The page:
After plans for a Shakespeare North theatre in Prescot were given the go ahead yesterday, the development is the talk of the region! But what will it be like? Get up to speed with these essential facts…
1. This has been years in the making
Shakespeare North Trust first engaged with Knowsley Council and other partners in 2005. Their aspiration to celebrate the Elizabethan heritage of Knowsley and bring back Shakespearean theatre to the area has never wavered. Throughout that time they have pushed forward with their plans securing high profile support, investment and now planning permission.
2. It won’t be your average theatre
The building will have two distinct parts. The ‘auditorium’ – which will be a sensitive reproduction of a Jacobean theatre – will sit at the centre. Whilst the modern wrap-around spaces will be home to the front and back of house facilities alongside the educational space.
The design sets out to contrast modern with historic, in effect creating a two-part theatre which is unlike many of today’s conventional theatre buildings – it might not be what people expect!
3. It is has been designed by experts
Architect Dr Nicholas Helm and his practice are the design force behind this project. Nick is something of an expert when it comes to architecture for arts and educational projects. After studying at the Architectural Association and the Bartlett (UCL) he began his PHD research on ‘Theatre Architecture and Dramatic Form.’ He is also currently writing a book that explores the context of contemporary theatre design. He and his practice are working on exciting performance space projects including The Rose Theatre in London and Bolton Octagon.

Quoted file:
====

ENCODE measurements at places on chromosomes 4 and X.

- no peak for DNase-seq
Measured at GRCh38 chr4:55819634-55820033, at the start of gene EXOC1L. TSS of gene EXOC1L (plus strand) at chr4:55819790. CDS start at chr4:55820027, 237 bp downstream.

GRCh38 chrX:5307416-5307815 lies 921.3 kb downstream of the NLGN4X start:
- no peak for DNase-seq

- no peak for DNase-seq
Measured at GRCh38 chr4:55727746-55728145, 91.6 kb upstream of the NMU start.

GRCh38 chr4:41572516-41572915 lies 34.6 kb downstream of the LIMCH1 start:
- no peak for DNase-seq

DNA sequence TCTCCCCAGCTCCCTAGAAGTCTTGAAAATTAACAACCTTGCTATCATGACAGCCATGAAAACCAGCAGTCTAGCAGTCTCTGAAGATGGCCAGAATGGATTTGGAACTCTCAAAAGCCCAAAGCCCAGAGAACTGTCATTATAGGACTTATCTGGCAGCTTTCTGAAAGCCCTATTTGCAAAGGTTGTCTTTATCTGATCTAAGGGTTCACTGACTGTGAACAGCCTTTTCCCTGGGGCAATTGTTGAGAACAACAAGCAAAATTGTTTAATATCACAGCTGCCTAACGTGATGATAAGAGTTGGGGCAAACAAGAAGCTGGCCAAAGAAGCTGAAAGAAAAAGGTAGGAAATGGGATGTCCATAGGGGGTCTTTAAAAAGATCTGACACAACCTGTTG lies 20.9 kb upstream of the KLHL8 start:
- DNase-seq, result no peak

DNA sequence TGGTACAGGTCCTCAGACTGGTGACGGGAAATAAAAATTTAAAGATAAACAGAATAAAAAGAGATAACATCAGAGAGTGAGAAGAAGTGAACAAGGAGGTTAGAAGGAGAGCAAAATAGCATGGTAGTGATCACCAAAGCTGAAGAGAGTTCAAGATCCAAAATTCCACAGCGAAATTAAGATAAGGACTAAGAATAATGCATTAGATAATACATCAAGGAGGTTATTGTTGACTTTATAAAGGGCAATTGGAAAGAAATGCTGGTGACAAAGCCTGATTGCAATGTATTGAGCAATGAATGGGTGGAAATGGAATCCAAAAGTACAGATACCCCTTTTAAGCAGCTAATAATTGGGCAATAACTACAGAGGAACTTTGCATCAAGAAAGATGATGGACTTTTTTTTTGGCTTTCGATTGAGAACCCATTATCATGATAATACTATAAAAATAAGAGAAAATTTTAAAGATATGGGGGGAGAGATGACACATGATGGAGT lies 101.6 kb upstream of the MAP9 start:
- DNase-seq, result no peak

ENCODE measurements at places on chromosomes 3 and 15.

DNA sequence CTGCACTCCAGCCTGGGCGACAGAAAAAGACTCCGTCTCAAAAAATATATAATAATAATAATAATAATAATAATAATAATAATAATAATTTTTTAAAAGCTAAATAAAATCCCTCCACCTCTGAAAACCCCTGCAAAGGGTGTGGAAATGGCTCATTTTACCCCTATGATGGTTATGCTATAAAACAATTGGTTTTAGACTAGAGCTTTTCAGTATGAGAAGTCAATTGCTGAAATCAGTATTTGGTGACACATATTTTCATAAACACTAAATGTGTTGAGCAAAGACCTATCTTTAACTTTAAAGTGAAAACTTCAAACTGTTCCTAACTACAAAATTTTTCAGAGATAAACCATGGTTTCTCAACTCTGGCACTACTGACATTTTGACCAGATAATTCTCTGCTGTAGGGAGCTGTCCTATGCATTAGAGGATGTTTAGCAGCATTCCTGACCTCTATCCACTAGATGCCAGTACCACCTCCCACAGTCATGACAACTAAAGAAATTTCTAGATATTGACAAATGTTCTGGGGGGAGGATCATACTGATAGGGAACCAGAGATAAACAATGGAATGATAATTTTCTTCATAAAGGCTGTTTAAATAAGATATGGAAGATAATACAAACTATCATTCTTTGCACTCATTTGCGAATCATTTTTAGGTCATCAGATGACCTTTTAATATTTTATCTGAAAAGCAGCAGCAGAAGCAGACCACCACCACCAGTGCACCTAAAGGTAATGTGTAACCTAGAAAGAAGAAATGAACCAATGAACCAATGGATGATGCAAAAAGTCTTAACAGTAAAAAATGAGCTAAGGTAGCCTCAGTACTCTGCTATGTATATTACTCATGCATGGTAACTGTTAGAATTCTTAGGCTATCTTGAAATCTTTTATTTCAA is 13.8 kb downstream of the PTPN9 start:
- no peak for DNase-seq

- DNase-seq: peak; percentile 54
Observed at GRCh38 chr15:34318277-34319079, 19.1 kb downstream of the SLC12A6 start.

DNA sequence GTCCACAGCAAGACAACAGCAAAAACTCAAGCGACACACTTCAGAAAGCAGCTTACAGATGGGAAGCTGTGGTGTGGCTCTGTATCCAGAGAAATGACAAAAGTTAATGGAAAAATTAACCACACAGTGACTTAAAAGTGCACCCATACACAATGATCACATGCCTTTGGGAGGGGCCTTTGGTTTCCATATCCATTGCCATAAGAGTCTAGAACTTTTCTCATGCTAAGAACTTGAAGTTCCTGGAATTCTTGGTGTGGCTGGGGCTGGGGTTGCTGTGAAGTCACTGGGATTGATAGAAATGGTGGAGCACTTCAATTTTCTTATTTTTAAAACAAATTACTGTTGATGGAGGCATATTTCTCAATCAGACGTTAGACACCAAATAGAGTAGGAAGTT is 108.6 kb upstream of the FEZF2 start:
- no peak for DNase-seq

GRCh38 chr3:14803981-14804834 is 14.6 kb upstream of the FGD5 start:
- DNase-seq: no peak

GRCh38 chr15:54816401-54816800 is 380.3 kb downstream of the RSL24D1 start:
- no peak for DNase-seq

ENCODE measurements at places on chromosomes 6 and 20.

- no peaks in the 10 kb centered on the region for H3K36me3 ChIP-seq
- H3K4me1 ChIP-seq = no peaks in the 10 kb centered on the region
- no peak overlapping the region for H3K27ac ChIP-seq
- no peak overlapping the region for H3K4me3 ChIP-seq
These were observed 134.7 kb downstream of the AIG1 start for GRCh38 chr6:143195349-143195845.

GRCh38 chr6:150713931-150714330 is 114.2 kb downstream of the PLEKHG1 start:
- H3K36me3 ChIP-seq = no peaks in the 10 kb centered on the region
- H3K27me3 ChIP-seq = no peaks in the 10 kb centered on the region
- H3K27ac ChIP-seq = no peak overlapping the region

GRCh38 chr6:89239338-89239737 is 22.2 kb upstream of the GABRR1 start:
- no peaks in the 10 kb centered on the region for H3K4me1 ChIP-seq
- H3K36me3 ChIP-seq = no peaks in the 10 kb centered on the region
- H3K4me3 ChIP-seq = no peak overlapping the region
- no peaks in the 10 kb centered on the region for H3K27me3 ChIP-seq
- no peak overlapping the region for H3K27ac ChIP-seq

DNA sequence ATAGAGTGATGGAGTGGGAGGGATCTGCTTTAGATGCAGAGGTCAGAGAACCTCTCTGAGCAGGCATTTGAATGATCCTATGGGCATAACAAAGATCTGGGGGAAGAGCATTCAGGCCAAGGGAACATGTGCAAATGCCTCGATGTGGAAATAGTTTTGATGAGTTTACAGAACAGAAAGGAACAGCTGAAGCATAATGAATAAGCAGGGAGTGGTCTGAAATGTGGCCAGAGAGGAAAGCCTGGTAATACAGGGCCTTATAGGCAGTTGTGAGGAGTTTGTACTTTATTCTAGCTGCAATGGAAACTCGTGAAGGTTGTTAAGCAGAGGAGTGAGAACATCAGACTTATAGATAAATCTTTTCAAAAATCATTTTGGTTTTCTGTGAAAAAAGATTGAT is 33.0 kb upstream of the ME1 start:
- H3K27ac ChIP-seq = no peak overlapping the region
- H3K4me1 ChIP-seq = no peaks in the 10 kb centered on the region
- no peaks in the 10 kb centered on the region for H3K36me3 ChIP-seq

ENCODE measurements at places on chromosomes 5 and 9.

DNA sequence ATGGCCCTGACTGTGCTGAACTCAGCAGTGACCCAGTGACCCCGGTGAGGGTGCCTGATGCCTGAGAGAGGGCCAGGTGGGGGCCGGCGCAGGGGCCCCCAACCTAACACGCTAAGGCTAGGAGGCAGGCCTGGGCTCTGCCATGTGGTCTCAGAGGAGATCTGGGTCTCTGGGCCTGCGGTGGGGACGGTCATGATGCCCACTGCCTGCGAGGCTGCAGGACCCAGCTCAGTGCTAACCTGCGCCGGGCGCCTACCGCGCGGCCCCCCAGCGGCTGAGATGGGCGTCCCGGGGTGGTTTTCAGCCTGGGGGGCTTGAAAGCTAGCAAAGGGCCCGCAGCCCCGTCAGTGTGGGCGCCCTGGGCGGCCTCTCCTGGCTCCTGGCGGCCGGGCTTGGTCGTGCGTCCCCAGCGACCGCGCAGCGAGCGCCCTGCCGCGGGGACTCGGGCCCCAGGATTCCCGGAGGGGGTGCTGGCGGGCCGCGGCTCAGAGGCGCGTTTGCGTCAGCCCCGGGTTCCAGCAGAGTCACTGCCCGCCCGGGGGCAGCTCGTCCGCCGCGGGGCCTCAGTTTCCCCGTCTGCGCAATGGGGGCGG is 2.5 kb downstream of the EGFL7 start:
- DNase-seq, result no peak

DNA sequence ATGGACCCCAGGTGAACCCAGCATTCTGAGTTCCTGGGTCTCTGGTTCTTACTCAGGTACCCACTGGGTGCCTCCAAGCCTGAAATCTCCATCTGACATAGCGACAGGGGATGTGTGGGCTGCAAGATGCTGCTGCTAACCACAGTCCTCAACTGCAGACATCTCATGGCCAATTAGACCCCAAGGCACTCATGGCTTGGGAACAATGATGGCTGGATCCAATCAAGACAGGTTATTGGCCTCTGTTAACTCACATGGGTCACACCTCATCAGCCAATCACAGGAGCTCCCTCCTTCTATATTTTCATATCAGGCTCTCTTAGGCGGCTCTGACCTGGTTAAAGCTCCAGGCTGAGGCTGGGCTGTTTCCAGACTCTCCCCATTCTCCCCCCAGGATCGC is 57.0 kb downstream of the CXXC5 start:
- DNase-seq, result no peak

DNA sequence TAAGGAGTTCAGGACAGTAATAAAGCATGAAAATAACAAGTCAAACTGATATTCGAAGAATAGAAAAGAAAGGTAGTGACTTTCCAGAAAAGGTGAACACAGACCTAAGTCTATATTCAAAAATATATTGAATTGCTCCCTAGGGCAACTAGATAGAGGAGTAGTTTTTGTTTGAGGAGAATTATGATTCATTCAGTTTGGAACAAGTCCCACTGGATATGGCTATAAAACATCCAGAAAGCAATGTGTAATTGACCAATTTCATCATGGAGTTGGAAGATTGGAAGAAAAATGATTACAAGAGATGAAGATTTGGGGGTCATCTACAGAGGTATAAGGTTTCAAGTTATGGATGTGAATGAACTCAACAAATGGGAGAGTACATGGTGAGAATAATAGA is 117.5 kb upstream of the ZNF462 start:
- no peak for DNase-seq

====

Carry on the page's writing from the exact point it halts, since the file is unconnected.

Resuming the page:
Nick founded Helm Architecture in 1991 and has been involved in this project from the very beginning.
4. History will be at its heart
The theatre, undoubtedly one of the main attractions of the new facilities, will sit at the centre of the building. It will be modelled, using historical reference documents, on the designs of Inigo Jones’ (Jacobean) cockpit theatre which was originally built for Shakespeare’s acting company when it was known as ‘The Kings Men’.
Inigo Jones was the first notable English Architect who worked directly for the King on a number of significant commissions.
5. It’s not all about what’s on the inside
Whilst every care and attention has been given to the interior of the building, the outside space and the building’s links to the existing town centre have also been given careful consideration. The building will sit at the edge of a ‘piazza’ which will become an important public space linking routes across the town centre and across to the historic Prescot Parish Church. It is the intention that the theatre at ground level will be able to be opened up in summer to be part of the outdoor landscape. And in addition there will also be a garden created, as part of the building, which will also be used for outdoor performance and general leisure use.
6. Without the plague this might never have come about!
In 1592 Shakespeare’s first play was performed at the Rose Theatre in London. He was writing for a troupe of players called Strange’s Men, who took their name from their sponsor, Ferdinando Stanley, Lord Strange, who was to become the Fifth Earl of Derby.
In that same year the plague hit London and Strange’s Men are believed to have fled north to the ancestral seat of their patron at Knowsley Hall. It was not just those living at the Hall who were to reap the benefits, as a few miles away in Prescot the first Elizabethan theatre outside of London was built.
That is where the story of Shakespeare, Strange’s Men and Knowsley began and what has led to this exciting development.
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